For the years 1997–2008 culture-confirmed MDR-TB cases were compared to (i) cases with drug-susceptible TB and (ii) cases with ‘resistant non-MDR-TB’, defined as resistance to one or more first-line anti-tuberculous drugs (in Canada these include INH, RIF, pyrazinamide and ethambutol) but not meeting the definition of MDR-TB. Demographic features for comparison included: age, sex, population group (Canadian-born Aboriginal people including Status and non-Status North American Indians, Métis and Inuit; Canadian-born ‘other’; and foreign-born), disease type (new, retreatment), disease site (respiratory, non-respiratory) and HIV status (positive, negative). Foreign-born cases of MDR-TB were further characterized by WHO TB epidemiological region based on their country of birth [5].

Available DST results for MDR-TB isolates to pyrazinamide, ethambutol and second-line anti-tuberculous agents (including streptomycin, kanamycin, amikacin, capreomycin, ofloxacin, ethionamide, para-aminosalicylic acid [PAS], and rifabutin] are reported [6]. It is very likely that more DST was performed than was reported to PHAC; more second-line DST was performed after the initial reports of XDR-TB were published [7], [8].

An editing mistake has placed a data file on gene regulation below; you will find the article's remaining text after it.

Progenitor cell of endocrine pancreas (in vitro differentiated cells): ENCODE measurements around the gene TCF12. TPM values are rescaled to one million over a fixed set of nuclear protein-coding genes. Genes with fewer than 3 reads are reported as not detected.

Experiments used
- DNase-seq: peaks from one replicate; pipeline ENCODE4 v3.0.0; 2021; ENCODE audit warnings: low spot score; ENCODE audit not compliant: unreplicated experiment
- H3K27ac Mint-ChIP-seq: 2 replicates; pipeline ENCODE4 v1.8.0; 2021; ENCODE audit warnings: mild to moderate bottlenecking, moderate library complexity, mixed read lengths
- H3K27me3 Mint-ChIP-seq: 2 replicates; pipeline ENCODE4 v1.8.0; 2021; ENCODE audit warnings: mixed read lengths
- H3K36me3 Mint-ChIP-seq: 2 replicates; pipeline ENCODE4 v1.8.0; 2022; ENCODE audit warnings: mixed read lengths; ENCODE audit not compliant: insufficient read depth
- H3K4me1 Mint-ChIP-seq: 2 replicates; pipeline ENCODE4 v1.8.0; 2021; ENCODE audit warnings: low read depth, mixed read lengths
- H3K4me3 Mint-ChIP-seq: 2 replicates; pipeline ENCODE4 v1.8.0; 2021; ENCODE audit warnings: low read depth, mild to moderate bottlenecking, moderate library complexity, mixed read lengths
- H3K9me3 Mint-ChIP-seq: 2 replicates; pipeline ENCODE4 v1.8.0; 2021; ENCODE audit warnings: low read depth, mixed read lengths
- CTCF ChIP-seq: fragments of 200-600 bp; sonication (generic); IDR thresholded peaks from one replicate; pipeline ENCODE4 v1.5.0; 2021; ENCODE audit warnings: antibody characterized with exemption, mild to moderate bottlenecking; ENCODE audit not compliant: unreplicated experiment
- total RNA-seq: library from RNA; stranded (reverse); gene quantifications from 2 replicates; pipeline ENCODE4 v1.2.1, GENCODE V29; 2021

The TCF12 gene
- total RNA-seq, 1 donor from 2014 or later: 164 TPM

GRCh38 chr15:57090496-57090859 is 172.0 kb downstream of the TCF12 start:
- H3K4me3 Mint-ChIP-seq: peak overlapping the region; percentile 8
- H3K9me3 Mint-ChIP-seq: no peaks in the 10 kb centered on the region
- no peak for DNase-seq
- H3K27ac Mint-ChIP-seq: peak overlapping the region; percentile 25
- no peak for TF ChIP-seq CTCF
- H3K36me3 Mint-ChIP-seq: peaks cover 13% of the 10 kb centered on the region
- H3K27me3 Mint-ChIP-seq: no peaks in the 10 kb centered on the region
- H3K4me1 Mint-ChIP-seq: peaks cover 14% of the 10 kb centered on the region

Clinical outcomes of patients with MDR-TB were compared to (i) outcomes of cases with drug-susceptible TB and (ii) outcomes of cases with ‘resistant non-MDR-TB’. Outcomes were categorized as cure/treatment completed, transferred out (care transferred to another country), death, failure/absconded/treatment ongoing, or other. For foreign-born cases, the time from arrival to diagnosis was calculated by taking the ‘year of diagnosis’ minus ‘year of arrival’.

Information from individual cases of XDR-TB in Canada for the years 1997–2008 was collected from incident jurisdictions and summarized.